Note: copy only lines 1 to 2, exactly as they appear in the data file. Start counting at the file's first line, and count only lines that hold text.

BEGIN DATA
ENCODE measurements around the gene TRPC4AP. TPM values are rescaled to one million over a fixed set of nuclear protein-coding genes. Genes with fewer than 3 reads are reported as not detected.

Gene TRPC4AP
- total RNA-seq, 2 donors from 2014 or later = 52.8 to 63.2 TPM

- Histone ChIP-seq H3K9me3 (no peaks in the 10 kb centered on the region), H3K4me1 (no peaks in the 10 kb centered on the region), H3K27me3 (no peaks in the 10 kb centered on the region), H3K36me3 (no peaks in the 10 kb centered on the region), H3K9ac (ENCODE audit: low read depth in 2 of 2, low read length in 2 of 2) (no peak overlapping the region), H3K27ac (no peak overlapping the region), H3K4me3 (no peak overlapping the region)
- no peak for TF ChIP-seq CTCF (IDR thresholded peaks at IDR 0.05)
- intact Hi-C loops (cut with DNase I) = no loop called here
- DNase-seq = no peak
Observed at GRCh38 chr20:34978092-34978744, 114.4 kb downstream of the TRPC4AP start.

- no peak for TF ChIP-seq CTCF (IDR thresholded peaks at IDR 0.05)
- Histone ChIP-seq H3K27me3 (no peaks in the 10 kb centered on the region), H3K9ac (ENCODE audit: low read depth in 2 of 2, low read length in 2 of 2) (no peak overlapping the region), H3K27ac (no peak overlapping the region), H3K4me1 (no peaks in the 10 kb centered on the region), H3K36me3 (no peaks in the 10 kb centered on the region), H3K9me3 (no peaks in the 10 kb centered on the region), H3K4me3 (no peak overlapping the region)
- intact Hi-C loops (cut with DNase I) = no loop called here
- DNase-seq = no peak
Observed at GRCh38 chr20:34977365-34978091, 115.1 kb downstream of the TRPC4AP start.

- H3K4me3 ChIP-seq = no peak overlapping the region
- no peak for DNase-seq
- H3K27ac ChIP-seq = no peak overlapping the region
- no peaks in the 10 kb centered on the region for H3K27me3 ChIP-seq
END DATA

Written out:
ENCODE measurements around the gene TRPC4AP. TPM values are rescaled to one million over a fixed set of nuclear protein-coding genes. Genes with fewer than 3 reads are reported as not detected.

Gene TRPC4AP